A federal report released on Monday expresses concern that Delaware City will be able to fill the supply gap left by the possible closing of a Philadelphia refinery. Refinery closings have led to predictions that area motorists could be caught in a vise of soaring crude oil prices and tight supplies. On Sunday, AAA Mid-Atlantic reported gas prices could rise to $4.25 a gallon in the region later in April. The U.S. Department of Energy report noted that since September 2011, two refineries in the Philadelphia area (ConocoPhillips Trainer refinery and Sunoco's Marcus Hook refinery).

In addition, major Caribbean export refinery supplying the East Coast in the U.S. Virgin Islands refinery) have closed. Refineries were closed due to soft demand for their products as motorists drive fewer miles and businesses and individuals buy more fuel-efficient vehicles. Demand is expected to remain on the sluggish side, despite signs of an economic recovery. Sunoco has announced plans to idle its remaining Philadelphia refinery in July 2012 if no buyer is found. The three Philadelphia-area refineries represented half of total East Coast refining capacity as of August 2011.

The Department of Energy report indicate the market transition following the closing of the Sunoco and ConocoPhillips Delaware Valley refineries has been relatively smooth. The impact of the closings was partially offset by the start up of PBF Energy's Delaware City refinery in October 2011, which had been shut down in late 2009 by Valero before its sale to PBF Energy, according to the report.

A financial package that included state assistance helped reopen the site. The 500-employee refinery is about 12 miles east of Elkton and has provided employment opportunities for Cecil County residents. Delaware City also provides opportunities for skilled construction workers, since refining requires regular refitting and maintenance work. The refinery reopened after a major renovation and refitting project that lowered its operating costs. The refinery, like the ones that are now closed, had been piling up losses under Valero's ownership. PBF also operates a refinery in Paulsboro, N.J. The report indicated the tipping point could come if Sunoco's Philadelphia refinery, which, by itself, accounted for nearly a quarter of refinery capacity on the East Coast in 2011, were to shut down in July 2012, “petroleum product markets in the Northeast could be significantly impacted.” Refining capacity is available outside of the East Coast, but transportation constraints may hinder the delivery of products to the Northeast in the short term, the report indicted. Ultra-low-sulfur diesel fuel, viewed as a key tool in cleaning up the region's air, will be the most challenging product to replace as there are few alternative supply sources outside of the U.S. Gulf Coast.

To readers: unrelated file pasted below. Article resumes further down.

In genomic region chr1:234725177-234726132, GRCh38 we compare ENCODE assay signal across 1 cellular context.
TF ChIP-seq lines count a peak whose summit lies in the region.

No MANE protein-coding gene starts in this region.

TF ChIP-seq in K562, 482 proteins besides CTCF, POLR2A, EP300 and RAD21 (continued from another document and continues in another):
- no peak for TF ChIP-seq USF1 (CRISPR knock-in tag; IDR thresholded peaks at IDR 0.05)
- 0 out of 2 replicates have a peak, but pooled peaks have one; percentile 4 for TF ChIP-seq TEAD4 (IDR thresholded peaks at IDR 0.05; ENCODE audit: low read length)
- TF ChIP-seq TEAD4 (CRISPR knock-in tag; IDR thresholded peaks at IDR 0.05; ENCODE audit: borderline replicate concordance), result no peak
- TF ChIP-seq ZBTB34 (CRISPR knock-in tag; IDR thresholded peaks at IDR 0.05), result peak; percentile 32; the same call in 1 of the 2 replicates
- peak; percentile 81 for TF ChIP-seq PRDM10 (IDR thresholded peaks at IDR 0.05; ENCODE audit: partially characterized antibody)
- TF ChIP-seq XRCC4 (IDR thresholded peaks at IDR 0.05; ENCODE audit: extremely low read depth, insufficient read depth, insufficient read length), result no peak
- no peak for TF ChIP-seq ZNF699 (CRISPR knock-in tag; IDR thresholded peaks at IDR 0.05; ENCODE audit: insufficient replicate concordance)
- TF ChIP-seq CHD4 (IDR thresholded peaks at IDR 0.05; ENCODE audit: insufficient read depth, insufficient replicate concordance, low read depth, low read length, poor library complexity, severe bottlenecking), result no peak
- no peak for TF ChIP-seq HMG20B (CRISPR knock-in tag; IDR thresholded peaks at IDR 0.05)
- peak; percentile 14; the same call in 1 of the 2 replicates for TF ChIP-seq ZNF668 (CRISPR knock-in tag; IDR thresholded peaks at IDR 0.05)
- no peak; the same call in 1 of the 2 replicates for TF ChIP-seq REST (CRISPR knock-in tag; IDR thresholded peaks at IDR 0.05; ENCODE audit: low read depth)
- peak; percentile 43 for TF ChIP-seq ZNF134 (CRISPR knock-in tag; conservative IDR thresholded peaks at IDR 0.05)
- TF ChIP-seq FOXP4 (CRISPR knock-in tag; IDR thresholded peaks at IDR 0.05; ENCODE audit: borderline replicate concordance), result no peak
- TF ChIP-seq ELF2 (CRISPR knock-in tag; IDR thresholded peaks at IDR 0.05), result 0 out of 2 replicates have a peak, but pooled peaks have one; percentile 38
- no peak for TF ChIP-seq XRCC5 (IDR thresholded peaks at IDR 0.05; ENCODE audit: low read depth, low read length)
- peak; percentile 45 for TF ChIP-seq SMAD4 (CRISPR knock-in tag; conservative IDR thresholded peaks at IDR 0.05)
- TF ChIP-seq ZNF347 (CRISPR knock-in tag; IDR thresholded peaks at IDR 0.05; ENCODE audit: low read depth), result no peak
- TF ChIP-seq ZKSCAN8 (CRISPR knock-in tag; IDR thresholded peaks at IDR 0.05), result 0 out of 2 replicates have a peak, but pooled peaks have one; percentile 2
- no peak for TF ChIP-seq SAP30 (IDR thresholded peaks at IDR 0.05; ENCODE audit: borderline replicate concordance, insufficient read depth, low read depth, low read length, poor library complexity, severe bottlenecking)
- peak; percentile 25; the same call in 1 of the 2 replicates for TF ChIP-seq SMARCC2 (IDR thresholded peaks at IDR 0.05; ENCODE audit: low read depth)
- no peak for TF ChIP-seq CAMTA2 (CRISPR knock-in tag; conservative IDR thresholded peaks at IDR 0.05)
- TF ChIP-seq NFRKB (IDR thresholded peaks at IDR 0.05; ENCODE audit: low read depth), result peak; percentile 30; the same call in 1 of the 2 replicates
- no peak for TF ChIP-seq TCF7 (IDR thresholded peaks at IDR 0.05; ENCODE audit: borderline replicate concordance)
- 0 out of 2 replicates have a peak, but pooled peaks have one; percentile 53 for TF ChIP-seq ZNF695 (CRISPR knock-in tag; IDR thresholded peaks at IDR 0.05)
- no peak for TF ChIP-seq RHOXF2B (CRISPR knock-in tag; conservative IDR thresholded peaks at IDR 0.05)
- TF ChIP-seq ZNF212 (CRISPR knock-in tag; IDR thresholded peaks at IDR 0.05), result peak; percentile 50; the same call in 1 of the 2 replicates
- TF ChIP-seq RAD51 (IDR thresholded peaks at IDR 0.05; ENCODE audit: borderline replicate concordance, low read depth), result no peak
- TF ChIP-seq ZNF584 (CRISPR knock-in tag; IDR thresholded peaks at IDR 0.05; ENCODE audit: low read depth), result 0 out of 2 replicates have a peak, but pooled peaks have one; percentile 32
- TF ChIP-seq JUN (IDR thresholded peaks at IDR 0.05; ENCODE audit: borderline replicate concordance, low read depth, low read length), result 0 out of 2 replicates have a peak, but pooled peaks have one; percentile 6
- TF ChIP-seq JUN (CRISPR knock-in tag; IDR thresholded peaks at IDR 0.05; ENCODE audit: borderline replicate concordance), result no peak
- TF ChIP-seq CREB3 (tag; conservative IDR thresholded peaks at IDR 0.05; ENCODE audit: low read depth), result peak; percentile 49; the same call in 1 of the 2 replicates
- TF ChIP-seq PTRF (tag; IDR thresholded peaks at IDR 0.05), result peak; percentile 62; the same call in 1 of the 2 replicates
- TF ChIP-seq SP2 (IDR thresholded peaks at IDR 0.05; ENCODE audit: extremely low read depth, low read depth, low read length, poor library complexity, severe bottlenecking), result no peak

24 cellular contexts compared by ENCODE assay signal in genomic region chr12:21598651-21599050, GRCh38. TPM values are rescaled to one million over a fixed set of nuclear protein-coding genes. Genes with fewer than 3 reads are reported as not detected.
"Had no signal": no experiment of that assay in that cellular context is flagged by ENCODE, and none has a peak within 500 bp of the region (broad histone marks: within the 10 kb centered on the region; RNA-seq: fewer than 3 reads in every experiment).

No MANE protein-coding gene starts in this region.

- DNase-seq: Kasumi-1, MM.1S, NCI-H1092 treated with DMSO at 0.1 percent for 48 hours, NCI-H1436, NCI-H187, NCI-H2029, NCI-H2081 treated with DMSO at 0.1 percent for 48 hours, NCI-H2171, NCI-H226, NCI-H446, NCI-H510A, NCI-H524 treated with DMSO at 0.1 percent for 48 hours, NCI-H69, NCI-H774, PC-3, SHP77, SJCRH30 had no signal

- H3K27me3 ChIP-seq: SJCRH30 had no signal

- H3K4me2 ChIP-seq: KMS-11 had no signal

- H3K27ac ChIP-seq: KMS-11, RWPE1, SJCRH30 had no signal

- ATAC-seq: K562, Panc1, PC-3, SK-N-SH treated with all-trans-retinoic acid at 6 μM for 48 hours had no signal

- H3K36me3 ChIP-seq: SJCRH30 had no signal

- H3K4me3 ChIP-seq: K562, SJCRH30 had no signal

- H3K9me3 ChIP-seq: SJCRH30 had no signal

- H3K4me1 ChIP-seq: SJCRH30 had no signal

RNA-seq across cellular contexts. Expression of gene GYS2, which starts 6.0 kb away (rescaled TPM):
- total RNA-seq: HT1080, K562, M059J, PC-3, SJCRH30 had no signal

Transportation constraints may also hamper the movement of all replacement products through Pennsylvania and into western New York, areas currently supplied by pipelines originating in the Philadelphia area refinery complex, according to the report. The industry may not be able to overcome all of the logistical challenges in the Northeast for a year or more, the report noted. If the Sunoco Philadelphia refinery closes, price impacts are highly uncertain, according to the report. If areas cannot be adequately supplied in the short term, prices can spike. In the longer run, higher prices and possibly higher price volatility can result from longer supply chains. “The potential loss of the Sunoco Philadelphia refinery presents a complex supply challenge, and no single solution has been identified by industry participants that will address all of the logistical hurdles that must be overcome. The industry will have a financial incentive to serve all markets in the Northeast, and companies are currently investigating options. However, companies are not likely to make significant investments in new logistical arrangements until the status of Sunoco's Philadelphia refinery is known,” the report stated.